The week that was

November 27, 1991

By Kevin Healy

A week when I was converted from sceptic to true believer. Rather naively, i always believed that if you taxed a family of six dependent, say on the dole, at the same level as you taxed, say, Lord Kerry of Waterhouse or Lord Rupert of Wopping or Sir Peter Abeles-to-get-the-government's-ear, then there was just a scintilla of injustice in all that.

But all scepticism was dissipated when I heard those opposition MPs in there Canberra classroom cheering and yelling and tooting and getting orgasmic about a tax that does hit the family of six living on unemployment benefits as hard/soft as it hits Lord Kerry and Lord Rupert and Sir Peter.

"If those wonderful people who devote their lives to assisting all Australians without fear or favour see this as the greatest thing since Adam Smith, then who am I to question it?", I said to myself. And then, when the business and the business class economist embraced it like a returning lover, I knew it must be the best thing for the country.

For a long time now, we've been making all these sacrifices so that when things got better, we'd all benefit from the trickle down effect. Well, this wonderful new tax speeds up the process. It makes the rich much richer and poor much poorer, so that the rich will naturally use their riches to make everyone richer, and we'll all benefit much quicker than we would under the slower economic process towards the same ends being practised by the socialist now in government.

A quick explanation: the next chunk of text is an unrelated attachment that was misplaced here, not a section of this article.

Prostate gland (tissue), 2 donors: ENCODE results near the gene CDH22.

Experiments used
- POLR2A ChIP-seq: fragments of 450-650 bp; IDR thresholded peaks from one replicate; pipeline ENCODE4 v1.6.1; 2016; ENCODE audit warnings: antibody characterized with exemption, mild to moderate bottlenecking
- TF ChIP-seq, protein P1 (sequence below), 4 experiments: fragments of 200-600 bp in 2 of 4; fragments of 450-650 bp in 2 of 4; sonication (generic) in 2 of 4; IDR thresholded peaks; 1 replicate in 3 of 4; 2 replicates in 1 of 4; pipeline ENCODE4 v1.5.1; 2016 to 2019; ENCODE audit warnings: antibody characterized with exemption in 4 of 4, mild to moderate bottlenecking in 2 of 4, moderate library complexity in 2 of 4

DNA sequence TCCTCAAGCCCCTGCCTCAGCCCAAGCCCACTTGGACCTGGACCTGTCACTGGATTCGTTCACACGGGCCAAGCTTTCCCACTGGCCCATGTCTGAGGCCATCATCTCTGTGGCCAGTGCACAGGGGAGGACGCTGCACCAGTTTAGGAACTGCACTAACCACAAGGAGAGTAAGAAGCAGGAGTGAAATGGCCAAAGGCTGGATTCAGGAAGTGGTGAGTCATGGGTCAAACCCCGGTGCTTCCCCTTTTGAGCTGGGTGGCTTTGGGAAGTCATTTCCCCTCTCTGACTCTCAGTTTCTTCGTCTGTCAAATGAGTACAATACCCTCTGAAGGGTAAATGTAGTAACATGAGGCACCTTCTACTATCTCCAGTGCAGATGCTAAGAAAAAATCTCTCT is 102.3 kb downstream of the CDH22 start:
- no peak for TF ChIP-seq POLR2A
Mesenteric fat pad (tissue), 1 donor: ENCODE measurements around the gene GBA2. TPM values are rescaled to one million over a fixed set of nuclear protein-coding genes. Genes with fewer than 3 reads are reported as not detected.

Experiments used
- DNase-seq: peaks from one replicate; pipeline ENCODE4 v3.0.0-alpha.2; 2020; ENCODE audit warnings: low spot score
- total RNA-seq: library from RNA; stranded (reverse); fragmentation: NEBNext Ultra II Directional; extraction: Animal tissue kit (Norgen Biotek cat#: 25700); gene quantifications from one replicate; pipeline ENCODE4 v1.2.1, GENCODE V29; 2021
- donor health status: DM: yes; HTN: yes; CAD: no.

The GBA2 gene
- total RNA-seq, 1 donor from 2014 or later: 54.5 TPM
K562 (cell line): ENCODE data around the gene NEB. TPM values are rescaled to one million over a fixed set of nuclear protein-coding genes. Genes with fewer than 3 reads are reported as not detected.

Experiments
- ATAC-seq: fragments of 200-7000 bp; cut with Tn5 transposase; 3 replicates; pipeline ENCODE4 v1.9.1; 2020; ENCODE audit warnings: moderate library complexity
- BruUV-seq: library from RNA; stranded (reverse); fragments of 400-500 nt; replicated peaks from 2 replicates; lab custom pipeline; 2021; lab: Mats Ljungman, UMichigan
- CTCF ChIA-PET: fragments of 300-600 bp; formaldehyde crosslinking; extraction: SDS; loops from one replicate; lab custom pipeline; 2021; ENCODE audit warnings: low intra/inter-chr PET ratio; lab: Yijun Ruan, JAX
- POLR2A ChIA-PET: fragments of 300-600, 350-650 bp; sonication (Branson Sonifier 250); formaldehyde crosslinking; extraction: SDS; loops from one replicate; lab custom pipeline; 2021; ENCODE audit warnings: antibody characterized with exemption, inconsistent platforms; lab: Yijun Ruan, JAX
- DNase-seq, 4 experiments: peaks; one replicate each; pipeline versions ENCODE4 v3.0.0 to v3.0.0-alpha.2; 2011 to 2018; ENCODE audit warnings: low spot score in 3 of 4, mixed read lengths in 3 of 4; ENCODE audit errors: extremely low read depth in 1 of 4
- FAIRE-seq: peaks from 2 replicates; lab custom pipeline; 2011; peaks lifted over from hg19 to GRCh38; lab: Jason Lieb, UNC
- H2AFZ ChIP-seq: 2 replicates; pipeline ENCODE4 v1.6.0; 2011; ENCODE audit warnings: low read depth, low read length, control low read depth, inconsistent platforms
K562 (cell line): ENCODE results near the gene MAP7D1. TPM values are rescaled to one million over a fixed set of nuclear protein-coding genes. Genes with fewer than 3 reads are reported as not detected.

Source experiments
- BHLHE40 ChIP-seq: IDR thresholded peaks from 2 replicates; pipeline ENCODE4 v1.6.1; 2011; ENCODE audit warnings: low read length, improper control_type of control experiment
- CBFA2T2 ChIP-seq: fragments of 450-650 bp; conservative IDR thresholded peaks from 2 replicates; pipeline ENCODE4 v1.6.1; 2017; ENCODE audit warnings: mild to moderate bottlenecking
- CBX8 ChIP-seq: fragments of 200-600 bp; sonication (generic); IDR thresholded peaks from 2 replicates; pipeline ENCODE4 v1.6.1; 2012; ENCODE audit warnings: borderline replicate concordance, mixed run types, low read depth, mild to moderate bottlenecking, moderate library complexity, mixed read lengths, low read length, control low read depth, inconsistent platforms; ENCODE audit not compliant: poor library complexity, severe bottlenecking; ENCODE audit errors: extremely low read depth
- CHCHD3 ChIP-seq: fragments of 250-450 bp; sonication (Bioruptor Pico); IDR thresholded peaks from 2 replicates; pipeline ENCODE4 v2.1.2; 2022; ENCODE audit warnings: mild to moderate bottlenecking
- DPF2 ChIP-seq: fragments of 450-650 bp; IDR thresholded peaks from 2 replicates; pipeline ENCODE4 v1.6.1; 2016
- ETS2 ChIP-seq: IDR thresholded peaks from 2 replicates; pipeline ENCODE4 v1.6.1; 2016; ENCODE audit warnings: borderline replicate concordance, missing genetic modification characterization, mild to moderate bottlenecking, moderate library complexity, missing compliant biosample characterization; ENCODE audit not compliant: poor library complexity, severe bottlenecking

As opposition leader Johnny Hew-them and his treasurer and economic giant Peter Wrath said, under this system people can choose whether to spend or not, in other words whether to pay tax or not. That family of six on unemployment benefits, for instance, can choose whether or not to eat, or replace the shoes that fall apart, or pay the rent, or any other spending choices they have every week. They might choose to buy nothing and save their whole unemployment benefit, which would also be good for the country. And soon they'll have fewer mouths to feed anyway, as little mouth after little mouth breathes it last. Although that poses them the problem of paying for the funerals, of course, when they could pay a bit of tax or just dig a hole in the backyard — well, on the edge of the gutter, because they wouldn't have a backyard any more.

Indeed, lucky family, the whole world would be their backyard. The sheer humanity and common sense of the system leaves you breathless.

You need Green Left, and we need you!

Green Left is funded by contributions from readers and supporters. Help us reach our funding target.

Make a One-off Donation or choose from one of our Monthly Donation options.

Become a supporter to get the digital edition for $5 per month or the print edition for $10 per month. One-time payment options are available.

You can also call 1800 634 206 to make a donation or to become a supporter. Thank you.